It’s Jiang Wu’s academic and work history that’s of most interest as it might provide insight into China’s Young Thousand Talents program. A January 5, 2023 American Association for the Advancement of Science (AAAS) news release describes the program,
In a systematic evaluation of China’s Young Thousand Talents (YTT) program, which was established in 2010, researchers find that China has been successful in recruiting and nurturing high-caliber Chinese scientists who received training abroad. Many of these individuals outperform overseas peers in publications and access to funding, the study shows, largely due to access to larger research teams and better research funding in China. Not only do the findings demonstrate the program’s relative success, but they also hold policy implications for the increasing number of governments pursuing means to tap expatriates for domestic knowledge production and talent development. China is a top sender of international students to United States and European Union science and engineering programs. The YTT program was created to recruit and nurture the productivity of high-caliber, early-career, expatriate scientists who return to China after receiving Ph.Ds. abroad. Although there has been a great deal of international attention on the YTT, some associated with the launch of the U.S.’s controversial China Initiative and federal investigations into academic researchers with ties to China, there has been little evidence-based research on the success, impact, and policy implications of the program itself. Dongbo Shi and colleagues evaluated the YTT program’s first 4 cohorts of scholars and compared their research productivity to that of their peers that remained overseas. Shi et al. found that China’s YTT program successfully attracted high-caliber – but not top-caliber – scientists. However, those young scientists that did return outperformed others in publications across journal-quality tiers – particularly in last-authored publications. The authors suggest that this is due to YTT scholars’ greater access to larger research teams and better research funding in China. The authors say the dearth of such resources in the U.S. and E.U. “may not only expedite expatriates’ return decisions but also motivate young U.S.- and E.U.-born scientists to seek international research opportunities.” They say their findings underscore the need for policy adjustments to allocate more support for young scientists.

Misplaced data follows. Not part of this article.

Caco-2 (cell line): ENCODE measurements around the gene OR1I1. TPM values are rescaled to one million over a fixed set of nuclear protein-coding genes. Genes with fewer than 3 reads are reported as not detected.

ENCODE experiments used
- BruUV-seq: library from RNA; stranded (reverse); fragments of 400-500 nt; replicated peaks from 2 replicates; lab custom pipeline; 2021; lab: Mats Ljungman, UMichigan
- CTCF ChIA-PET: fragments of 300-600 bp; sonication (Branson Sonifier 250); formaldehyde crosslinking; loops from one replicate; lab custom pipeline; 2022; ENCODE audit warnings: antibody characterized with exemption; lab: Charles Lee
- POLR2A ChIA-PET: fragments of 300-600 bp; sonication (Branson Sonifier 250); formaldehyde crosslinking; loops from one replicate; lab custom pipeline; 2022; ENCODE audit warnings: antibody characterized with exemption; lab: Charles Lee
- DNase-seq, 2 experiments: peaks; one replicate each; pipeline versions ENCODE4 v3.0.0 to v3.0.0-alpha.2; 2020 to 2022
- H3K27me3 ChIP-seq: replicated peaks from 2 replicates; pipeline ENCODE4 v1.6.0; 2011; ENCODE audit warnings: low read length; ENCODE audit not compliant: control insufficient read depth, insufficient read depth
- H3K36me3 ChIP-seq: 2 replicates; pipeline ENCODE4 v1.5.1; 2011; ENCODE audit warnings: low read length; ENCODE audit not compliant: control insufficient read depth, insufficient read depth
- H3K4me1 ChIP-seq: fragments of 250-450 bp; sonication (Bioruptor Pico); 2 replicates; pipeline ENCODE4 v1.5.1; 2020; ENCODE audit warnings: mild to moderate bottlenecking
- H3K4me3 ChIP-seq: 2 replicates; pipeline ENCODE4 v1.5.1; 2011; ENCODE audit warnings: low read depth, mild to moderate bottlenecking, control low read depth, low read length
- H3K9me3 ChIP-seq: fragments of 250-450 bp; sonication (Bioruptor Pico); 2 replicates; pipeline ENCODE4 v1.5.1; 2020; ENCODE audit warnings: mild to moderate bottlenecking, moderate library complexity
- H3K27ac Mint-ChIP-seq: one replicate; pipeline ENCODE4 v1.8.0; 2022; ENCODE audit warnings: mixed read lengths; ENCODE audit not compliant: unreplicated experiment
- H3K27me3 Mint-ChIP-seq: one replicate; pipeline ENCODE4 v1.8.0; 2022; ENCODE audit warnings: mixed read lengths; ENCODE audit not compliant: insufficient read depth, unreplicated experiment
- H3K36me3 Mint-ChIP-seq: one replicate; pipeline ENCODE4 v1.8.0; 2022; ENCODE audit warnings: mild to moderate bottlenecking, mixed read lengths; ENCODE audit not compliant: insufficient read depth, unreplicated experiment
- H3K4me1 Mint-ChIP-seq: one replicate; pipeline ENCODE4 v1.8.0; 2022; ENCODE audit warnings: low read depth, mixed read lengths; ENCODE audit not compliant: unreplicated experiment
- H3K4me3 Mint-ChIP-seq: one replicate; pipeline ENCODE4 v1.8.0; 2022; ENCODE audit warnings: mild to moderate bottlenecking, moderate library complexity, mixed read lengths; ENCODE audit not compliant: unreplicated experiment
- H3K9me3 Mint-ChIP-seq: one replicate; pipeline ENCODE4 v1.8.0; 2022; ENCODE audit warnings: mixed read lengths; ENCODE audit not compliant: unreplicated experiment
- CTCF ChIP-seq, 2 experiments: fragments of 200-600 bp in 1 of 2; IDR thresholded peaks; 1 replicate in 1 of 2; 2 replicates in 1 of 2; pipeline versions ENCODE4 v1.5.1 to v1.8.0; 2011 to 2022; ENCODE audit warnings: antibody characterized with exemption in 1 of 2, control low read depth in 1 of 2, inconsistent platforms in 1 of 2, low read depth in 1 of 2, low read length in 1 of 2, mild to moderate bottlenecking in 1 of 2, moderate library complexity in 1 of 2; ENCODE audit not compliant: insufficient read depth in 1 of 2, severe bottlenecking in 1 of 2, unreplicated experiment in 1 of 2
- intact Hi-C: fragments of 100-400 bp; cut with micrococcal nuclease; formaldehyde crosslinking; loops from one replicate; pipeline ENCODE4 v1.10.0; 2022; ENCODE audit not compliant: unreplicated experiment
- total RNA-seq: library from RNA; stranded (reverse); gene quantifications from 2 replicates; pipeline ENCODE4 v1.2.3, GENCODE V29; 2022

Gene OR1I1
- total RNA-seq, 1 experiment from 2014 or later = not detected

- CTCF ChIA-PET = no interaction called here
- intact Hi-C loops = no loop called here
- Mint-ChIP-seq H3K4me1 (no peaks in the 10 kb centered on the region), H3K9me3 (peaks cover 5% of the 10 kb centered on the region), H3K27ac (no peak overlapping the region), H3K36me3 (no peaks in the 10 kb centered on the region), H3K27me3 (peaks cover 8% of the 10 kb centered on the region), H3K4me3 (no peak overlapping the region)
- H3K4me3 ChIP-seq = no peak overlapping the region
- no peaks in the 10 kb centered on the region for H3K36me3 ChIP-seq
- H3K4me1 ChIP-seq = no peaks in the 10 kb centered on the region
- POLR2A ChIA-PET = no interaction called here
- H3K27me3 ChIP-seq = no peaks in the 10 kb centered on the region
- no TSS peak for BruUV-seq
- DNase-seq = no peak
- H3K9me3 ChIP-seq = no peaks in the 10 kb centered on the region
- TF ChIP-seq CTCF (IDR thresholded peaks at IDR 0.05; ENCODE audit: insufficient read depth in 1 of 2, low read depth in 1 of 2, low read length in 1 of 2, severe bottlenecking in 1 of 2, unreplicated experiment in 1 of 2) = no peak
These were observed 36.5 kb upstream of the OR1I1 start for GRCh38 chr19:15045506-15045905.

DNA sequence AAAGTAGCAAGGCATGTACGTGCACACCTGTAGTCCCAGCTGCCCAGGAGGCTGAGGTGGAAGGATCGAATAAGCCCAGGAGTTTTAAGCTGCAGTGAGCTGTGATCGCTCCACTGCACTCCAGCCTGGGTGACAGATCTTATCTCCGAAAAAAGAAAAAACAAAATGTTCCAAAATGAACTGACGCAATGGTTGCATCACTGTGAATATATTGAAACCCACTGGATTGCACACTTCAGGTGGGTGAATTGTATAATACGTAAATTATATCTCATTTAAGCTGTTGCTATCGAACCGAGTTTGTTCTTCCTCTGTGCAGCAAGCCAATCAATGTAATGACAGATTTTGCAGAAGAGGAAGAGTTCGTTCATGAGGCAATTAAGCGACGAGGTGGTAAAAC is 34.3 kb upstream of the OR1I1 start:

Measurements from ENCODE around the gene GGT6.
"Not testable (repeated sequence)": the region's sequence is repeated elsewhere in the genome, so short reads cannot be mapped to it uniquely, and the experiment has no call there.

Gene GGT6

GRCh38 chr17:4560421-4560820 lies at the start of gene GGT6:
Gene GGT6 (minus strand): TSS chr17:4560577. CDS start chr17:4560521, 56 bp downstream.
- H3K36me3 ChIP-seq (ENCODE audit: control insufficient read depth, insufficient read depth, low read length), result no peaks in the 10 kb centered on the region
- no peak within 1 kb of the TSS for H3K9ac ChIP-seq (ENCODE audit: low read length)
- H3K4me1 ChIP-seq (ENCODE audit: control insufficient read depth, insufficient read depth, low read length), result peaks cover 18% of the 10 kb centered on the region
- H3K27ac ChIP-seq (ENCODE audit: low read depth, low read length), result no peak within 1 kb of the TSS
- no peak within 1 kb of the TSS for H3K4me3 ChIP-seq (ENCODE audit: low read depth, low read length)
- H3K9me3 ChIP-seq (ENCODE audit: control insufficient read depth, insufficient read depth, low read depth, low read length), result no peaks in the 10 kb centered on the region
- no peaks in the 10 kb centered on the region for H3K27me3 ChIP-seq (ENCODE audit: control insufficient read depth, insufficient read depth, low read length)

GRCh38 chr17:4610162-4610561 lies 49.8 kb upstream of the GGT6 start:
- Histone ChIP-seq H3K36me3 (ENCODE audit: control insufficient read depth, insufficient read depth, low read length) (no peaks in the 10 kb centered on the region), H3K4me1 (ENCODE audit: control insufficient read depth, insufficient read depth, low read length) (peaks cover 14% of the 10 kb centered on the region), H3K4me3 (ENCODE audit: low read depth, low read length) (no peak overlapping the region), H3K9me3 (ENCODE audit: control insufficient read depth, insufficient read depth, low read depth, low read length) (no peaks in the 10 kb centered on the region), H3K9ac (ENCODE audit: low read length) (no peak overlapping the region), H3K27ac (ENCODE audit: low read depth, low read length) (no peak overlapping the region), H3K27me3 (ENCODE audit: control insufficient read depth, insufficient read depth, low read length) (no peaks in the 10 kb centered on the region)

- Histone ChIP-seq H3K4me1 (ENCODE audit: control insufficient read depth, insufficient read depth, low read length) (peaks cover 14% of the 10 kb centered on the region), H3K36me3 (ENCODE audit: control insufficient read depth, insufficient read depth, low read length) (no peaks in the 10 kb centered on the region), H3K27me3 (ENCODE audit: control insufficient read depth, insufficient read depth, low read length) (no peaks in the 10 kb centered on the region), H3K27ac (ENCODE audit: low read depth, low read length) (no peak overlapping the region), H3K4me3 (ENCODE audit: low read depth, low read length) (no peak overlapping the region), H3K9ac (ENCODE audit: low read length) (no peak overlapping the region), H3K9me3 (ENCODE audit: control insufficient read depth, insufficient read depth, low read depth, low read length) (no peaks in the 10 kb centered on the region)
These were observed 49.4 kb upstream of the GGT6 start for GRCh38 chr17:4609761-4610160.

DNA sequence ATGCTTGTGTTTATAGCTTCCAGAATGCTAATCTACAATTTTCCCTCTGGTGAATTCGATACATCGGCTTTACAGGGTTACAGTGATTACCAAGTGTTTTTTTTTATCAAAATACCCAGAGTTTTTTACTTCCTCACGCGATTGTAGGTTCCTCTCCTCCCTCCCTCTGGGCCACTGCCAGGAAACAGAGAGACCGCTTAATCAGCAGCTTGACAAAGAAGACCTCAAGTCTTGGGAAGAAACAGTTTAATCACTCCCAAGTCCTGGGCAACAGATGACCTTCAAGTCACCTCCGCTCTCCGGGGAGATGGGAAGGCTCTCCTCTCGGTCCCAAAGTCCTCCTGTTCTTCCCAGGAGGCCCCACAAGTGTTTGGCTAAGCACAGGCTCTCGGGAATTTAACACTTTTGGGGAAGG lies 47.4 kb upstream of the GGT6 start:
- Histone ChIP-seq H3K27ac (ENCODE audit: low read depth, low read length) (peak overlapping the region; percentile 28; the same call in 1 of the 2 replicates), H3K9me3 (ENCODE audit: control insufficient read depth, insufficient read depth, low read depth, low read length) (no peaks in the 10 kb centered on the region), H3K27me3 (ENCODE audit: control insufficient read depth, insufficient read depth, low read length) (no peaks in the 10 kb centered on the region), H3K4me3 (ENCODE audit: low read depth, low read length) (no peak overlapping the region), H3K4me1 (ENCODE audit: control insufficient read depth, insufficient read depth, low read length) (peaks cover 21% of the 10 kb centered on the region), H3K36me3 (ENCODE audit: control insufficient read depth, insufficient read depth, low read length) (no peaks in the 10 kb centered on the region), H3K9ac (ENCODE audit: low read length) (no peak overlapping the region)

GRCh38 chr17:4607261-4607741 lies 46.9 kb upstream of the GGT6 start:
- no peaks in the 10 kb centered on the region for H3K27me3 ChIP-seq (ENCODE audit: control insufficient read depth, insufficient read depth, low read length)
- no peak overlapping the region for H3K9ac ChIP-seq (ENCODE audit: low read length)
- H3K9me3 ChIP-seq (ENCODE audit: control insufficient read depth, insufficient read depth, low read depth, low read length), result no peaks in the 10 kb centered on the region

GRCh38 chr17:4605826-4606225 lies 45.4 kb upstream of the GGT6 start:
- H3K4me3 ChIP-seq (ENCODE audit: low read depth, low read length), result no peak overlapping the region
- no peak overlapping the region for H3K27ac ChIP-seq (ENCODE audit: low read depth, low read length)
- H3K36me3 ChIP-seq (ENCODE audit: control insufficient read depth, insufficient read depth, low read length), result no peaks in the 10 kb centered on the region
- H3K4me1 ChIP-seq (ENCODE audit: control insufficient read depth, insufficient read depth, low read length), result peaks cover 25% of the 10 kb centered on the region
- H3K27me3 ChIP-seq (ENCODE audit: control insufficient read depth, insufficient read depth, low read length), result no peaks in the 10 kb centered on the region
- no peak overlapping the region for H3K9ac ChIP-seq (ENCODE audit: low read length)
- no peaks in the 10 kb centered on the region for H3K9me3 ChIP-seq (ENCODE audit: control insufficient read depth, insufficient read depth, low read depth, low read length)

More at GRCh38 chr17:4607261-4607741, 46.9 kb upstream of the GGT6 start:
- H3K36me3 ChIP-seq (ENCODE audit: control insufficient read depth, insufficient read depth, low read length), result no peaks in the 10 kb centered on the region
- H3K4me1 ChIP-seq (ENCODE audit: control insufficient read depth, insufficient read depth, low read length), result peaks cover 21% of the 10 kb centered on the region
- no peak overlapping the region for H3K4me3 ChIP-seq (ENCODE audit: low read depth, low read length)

Here’s a link to and a citation for the paper,
Has China’s Young Thousand Talents program been successful in recruiting and nurturing top-caliber scientists? by Dongbo Shi, Weichen Liu, and Yanbo Wang. Science 5 Jan 2023 Vol 379, Issue 6627 pp. 62-65 DOI: 10.1126/science.abq1218
This paper is behind a paywall.
Kudos to the folks behind China’s Young Thousands Talents program! Jiang Wu’s career appears to be a prime example of the program’s success. Perhaps Canadian policy makers will be inspired.